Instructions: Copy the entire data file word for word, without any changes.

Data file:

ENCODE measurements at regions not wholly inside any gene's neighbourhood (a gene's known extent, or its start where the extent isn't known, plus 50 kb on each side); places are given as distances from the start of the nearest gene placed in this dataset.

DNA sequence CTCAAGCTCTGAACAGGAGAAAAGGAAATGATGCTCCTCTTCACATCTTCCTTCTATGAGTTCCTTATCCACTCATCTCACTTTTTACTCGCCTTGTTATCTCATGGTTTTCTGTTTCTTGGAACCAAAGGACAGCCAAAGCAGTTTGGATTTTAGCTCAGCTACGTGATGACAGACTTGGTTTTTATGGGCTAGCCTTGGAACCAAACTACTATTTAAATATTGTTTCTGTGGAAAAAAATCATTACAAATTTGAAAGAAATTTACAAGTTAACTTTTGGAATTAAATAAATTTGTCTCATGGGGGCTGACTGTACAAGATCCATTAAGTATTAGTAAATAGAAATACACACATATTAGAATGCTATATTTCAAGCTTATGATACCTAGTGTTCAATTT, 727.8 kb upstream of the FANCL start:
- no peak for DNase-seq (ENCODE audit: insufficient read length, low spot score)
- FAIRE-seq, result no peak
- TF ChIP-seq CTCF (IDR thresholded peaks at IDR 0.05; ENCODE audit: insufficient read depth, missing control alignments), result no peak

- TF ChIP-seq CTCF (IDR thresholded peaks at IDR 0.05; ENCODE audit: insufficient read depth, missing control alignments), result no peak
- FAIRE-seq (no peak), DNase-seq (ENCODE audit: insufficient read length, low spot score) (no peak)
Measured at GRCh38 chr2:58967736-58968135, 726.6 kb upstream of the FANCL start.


ENCODE measurements at regions not wholly inside any gene's neighbourhood (a gene's known extent, or its start where the extent isn't known, plus 50 kb on each side); places are given as distances from the start of the nearest gene placed in this dataset.

DNA sequence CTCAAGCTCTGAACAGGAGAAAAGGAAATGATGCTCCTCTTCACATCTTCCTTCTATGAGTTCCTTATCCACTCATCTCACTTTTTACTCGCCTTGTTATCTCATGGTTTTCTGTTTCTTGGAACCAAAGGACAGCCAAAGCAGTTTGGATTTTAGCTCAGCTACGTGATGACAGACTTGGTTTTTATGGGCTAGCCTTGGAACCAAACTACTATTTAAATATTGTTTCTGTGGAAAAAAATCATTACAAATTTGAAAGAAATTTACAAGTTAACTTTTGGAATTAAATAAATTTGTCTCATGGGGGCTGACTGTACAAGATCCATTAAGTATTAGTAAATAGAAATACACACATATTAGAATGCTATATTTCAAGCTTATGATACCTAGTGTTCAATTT, 727.8 kb upstream of the FANCL start:
- no peak for DNase-seq (ENCODE audit: insufficient read length, low spot score)
- FAIRE-seq, result no peak
- TF ChIP-seq CTCF (IDR thresholded peaks at IDR 0.05; ENCODE audit: insufficient read depth, missing control alignments), result no peak

- TF ChIP-seq CTCF (IDR thresholded peaks at IDR 0.05; ENCODE audit: insufficient read depth, missing control alignments), result no peak
- FAIRE-seq (no peak), DNase-seq (ENCODE audit: insufficient read length, low spot score) (no peak)
Measured at GRCh38 chr2:58967736-58968135, 726.6 kb upstream of the FANCL start.